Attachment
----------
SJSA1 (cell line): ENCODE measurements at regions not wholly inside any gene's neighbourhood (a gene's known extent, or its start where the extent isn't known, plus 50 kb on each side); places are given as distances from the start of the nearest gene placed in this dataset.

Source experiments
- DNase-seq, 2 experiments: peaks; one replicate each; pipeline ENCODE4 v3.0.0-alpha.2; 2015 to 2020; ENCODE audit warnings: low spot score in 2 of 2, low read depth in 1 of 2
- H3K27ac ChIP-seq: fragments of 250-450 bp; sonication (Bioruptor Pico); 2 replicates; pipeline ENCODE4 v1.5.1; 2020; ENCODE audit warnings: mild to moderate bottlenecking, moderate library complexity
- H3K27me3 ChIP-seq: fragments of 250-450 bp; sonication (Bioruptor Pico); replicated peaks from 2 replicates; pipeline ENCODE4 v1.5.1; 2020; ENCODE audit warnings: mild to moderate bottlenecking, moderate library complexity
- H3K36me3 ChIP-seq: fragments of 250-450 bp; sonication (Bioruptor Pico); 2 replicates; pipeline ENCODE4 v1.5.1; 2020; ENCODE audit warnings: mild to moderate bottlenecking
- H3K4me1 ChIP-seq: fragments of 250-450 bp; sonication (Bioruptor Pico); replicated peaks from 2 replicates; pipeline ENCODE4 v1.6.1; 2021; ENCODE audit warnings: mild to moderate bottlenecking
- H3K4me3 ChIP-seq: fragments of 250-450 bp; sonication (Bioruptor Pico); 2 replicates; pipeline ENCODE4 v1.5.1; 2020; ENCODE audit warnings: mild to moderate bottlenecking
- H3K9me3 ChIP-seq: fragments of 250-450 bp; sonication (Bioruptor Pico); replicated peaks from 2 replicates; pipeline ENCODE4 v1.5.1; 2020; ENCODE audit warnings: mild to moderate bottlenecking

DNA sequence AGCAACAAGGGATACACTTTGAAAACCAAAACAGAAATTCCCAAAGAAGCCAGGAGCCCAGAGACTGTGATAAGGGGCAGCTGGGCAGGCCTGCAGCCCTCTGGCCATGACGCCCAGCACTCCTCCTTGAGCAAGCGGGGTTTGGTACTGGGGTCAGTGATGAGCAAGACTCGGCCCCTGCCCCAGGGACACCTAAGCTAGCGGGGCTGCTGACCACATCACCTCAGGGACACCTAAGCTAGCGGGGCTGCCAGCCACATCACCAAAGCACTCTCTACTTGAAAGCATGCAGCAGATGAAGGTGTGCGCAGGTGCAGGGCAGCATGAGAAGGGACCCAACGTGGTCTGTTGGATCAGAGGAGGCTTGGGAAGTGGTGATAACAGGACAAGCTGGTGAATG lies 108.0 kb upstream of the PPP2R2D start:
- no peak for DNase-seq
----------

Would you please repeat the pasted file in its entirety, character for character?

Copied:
SJSA1 (cell line): ENCODE measurements at regions not wholly inside any gene's neighbourhood (a gene's known extent, or its start where the extent isn't known, plus 50 kb on each side); places are given as distances from the start of the nearest gene placed in this dataset.

Source experiments
- DNase-seq, 2 experiments: peaks; one replicate each; pipeline ENCODE4 v3.0.0-alpha.2; 2015 to 2020; ENCODE audit warnings: low spot score in 2 of 2, low read depth in 1 of 2
- H3K27ac ChIP-seq: fragments of 250-450 bp; sonication (Bioruptor Pico); 2 replicates; pipeline ENCODE4 v1.5.1; 2020; ENCODE audit warnings: mild to moderate bottlenecking, moderate library complexity
- H3K27me3 ChIP-seq: fragments of 250-450 bp; sonication (Bioruptor Pico); replicated peaks from 2 replicates; pipeline ENCODE4 v1.5.1; 2020; ENCODE audit warnings: mild to moderate bottlenecking, moderate library complexity
- H3K36me3 ChIP-seq: fragments of 250-450 bp; sonication (Bioruptor Pico); 2 replicates; pipeline ENCODE4 v1.5.1; 2020; ENCODE audit warnings: mild to moderate bottlenecking
- H3K4me1 ChIP-seq: fragments of 250-450 bp; sonication (Bioruptor Pico); replicated peaks from 2 replicates; pipeline ENCODE4 v1.6.1; 2021; ENCODE audit warnings: mild to moderate bottlenecking
- H3K4me3 ChIP-seq: fragments of 250-450 bp; sonication (Bioruptor Pico); 2 replicates; pipeline ENCODE4 v1.5.1; 2020; ENCODE audit warnings: mild to moderate bottlenecking
- H3K9me3 ChIP-seq: fragments of 250-450 bp; sonication (Bioruptor Pico); replicated peaks from 2 replicates; pipeline ENCODE4 v1.5.1; 2020; ENCODE audit warnings: mild to moderate bottlenecking

DNA sequence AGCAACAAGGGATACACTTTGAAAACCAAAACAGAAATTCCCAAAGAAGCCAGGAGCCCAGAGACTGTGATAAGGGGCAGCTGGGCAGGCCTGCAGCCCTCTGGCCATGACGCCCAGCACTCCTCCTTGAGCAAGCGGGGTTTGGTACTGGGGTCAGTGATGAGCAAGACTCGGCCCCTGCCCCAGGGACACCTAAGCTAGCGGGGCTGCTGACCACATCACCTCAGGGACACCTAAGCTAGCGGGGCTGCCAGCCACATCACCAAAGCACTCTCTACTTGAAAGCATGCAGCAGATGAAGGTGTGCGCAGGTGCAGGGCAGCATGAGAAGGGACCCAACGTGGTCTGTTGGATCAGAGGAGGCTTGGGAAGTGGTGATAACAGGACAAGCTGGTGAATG lies 108.0 kb upstream of the PPP2R2D start:
- no peak for DNase-seq